Film Review: What Keeps You AliveThis brisk psychological thriller about what you don’t know about the people you love features excellent performances by leads Brittany Allen and Hannah Emily Anderson and some tidy plot twists.
Jules (Brittany Allen) and Jackie (Hannah Emily Anderson) are celebrating their one-year anniversary with a quiet vacation in a sprawling house that’s been in Jackie’s family for generations. It’s in the middle of the woods, there’s a large lake nearby and Jules has fallen in love with the place. She might even love the house more than she loves Jackie—just joking, she laughs.
Their rustic idyll doesn’t last long. The first disquieting note is struck when Sarah (Martha MacIsaac), who lives across the lake with her husband, pays a visit. She and Jackie were childhood friends—they “used to get into all kinds of trouble,” she laughs—and when Sarah saw lights on in the house she did the neighborly thing and came over to make sure everything was okay…there have been some break-ins. The odd thing, though, is that Sarah calls Jackie “Meghan.” There’s an explanation, of course; Jackie says that when she came out she realized she’d never felt like a Meghan, so she changed her name. Fair enough—people change their given names; for that matter, Jules’ given name is Julie. But it nags at her, enough that when Jackie goes into town, Jules pays a visit to Sarah, one that has serious repercussions.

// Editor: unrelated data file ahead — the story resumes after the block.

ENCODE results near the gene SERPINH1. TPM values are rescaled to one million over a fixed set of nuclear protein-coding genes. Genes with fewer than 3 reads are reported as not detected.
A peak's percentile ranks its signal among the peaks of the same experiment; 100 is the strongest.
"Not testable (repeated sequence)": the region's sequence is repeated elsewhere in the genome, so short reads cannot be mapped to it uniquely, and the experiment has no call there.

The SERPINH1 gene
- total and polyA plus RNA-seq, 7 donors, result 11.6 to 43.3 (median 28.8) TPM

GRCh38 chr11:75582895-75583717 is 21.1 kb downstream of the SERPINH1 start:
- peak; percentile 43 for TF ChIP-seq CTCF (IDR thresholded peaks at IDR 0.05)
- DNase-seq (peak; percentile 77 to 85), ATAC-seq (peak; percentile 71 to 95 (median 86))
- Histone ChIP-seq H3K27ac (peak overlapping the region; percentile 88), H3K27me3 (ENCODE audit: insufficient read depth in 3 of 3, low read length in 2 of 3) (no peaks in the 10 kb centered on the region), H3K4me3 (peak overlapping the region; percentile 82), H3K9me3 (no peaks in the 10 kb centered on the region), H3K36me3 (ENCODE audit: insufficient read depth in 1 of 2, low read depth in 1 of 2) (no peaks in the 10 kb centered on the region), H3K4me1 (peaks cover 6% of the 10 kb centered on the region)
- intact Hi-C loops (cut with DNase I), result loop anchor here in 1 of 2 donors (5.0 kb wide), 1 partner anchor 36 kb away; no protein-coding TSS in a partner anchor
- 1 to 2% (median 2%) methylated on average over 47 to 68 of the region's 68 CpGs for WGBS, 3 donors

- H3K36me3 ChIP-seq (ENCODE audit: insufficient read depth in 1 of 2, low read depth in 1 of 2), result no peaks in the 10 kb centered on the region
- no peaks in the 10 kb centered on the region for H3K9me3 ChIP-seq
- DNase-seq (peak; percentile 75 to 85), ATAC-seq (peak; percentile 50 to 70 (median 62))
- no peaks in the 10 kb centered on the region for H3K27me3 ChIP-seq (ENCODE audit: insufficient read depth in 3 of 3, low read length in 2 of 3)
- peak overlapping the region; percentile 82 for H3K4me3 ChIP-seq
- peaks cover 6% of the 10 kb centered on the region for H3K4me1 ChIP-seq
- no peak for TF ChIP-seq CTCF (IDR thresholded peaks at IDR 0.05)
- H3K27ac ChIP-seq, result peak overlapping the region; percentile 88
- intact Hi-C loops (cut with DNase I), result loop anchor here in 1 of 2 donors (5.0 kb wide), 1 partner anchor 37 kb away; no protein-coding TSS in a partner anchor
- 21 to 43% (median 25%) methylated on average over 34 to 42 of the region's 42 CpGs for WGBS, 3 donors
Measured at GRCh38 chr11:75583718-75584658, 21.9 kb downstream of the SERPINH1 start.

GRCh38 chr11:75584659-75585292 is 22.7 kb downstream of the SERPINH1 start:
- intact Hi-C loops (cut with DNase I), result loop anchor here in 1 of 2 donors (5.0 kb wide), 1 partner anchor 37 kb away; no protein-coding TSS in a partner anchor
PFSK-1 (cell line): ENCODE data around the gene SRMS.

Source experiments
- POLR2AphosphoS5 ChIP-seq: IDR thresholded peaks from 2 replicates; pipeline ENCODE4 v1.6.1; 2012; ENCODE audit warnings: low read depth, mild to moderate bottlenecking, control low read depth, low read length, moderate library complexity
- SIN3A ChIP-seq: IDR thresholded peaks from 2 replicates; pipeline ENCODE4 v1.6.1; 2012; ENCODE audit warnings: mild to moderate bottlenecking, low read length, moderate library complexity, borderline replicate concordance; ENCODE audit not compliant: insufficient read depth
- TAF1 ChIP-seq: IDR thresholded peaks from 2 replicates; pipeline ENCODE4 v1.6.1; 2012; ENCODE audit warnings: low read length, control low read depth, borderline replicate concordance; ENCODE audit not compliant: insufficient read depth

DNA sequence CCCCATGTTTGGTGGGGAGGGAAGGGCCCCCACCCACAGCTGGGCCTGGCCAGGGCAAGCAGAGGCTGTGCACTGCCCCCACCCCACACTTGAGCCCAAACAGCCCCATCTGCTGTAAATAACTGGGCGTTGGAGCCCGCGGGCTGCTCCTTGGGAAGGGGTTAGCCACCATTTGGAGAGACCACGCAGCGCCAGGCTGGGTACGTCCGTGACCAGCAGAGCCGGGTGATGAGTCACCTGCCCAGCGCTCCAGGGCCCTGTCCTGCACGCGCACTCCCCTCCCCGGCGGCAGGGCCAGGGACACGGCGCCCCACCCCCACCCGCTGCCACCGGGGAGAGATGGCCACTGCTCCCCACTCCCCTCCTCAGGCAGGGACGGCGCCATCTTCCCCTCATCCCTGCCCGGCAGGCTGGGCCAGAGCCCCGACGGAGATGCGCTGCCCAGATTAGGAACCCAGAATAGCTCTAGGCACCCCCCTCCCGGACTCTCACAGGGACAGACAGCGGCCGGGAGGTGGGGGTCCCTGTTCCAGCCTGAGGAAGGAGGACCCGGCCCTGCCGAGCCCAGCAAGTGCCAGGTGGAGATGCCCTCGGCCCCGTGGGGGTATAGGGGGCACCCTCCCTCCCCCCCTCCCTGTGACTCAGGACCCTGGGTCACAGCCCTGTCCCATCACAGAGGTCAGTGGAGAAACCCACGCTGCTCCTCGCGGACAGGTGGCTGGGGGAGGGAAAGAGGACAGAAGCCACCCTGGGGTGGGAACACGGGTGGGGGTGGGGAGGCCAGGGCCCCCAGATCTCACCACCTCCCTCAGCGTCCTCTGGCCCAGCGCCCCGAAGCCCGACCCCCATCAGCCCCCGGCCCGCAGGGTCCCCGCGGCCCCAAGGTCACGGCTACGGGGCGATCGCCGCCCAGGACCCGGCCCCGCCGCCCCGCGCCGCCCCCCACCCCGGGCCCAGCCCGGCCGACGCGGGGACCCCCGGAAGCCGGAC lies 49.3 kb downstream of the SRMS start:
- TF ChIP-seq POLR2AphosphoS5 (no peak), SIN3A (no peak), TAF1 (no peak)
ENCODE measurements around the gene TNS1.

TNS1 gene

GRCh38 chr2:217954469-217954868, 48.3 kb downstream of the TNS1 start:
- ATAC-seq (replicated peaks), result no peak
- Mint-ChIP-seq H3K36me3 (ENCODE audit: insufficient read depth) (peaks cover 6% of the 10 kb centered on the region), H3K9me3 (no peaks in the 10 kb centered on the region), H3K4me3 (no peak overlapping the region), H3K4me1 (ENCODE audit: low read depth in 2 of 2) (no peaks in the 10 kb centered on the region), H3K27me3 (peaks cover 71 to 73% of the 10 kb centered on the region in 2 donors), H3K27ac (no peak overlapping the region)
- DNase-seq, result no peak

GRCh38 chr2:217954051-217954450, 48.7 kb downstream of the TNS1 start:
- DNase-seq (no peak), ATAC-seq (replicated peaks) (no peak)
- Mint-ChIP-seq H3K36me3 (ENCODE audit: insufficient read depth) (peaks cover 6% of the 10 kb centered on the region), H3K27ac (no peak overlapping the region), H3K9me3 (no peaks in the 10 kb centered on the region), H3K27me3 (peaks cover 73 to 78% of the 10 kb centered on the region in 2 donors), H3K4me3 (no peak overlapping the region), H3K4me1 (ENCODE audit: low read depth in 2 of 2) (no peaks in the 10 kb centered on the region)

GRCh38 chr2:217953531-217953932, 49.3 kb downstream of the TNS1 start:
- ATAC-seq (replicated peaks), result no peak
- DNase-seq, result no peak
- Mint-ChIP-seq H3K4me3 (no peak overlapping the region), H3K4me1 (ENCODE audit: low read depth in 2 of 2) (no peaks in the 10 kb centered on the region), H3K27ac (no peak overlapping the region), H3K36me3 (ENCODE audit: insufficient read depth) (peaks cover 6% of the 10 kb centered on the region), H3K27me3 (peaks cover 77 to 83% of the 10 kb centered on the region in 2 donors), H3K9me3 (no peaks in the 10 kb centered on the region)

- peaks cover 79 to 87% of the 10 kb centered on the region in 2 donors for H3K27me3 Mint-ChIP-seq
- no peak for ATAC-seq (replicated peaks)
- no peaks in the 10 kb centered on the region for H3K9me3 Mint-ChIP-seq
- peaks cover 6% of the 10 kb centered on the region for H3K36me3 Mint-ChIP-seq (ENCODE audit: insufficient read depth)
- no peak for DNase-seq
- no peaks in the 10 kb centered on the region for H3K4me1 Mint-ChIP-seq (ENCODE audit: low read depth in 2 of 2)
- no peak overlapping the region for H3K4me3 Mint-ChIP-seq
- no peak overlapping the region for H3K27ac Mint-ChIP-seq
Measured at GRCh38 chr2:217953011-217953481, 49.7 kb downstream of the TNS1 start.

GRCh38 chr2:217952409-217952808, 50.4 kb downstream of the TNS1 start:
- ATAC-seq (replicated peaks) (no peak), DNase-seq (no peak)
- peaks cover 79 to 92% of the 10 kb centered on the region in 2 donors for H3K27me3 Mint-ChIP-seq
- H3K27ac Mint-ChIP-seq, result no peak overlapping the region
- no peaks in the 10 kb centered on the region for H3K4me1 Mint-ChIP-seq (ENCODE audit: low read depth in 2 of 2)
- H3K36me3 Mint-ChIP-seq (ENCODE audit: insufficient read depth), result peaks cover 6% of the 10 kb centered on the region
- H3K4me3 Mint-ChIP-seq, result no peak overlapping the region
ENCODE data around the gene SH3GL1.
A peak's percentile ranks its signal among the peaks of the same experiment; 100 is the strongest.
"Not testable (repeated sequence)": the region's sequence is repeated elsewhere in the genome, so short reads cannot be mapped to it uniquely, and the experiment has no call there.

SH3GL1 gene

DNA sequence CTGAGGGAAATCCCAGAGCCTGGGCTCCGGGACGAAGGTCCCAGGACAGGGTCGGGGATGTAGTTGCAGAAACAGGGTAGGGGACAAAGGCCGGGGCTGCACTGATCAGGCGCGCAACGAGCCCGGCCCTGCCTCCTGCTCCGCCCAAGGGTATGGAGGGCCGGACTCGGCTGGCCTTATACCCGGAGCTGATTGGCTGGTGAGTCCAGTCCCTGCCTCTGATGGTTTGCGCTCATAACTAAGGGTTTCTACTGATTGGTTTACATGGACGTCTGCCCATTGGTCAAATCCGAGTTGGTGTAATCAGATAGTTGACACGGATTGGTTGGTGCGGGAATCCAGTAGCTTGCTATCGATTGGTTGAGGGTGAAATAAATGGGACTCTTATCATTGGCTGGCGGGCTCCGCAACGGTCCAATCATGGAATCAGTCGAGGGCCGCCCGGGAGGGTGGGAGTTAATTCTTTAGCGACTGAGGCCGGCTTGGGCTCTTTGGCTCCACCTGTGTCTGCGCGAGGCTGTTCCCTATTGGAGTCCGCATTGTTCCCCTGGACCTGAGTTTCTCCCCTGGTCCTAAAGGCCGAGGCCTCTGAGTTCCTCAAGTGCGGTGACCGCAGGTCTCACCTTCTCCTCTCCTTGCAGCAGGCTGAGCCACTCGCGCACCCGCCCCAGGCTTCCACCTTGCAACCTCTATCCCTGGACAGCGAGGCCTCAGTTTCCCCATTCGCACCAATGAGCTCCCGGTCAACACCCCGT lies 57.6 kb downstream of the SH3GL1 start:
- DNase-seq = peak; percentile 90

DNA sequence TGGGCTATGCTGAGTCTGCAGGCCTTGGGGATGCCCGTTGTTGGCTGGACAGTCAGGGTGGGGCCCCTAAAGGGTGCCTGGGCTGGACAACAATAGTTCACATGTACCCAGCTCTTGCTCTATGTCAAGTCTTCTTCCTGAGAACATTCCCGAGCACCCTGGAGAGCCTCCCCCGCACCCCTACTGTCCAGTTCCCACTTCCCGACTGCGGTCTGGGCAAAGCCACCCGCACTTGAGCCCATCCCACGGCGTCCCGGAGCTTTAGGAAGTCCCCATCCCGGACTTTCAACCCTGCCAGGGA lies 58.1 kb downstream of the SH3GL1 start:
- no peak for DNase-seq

To say much more would be a disservice to viewers: Writer-director Colin Minihan’s thriller is tightly plotted and delivers a couple of terrific shocks, shocks that are firmly rooted in character. When things go south—which they do quickly, and they take a literal nosedive—it makes a warped kind of sense. To be sure, one could argue that making sense is a low bar, but it’s one that many filmmakers working in the thriller/horror genres can’t—or can’t be bothered to—clear in the rush to get bloody mayhem rolling. And Anderson and Allen deserve particular credit: Jackie and Jules are well-written characters—particularly in a genre where women tend to be final girls or mangled corpses-in-waiting—but the actresses’ performances have a specificity that makes them memorable.
What Keeps You Alive’s greatest liability is its title, which could belong to anything from a faith-based film to a tear-stained drama of repressed family dysfunction. It alludes to a piece of dialogue that’s deeply unsettling in context, but on its own—say, when a potential viewer is browsing listings—it doesn’t say much, unlike the title of Minihan’s previous feature. It Stains the Sands Red doesn’t tell you exactly what the movie’s about, but it’s pretty clear what the red is. And that’s a shame, because the horror/thriller genre is a crowded one, and What Keeps You Alive is good enough that it deserves to be noticed.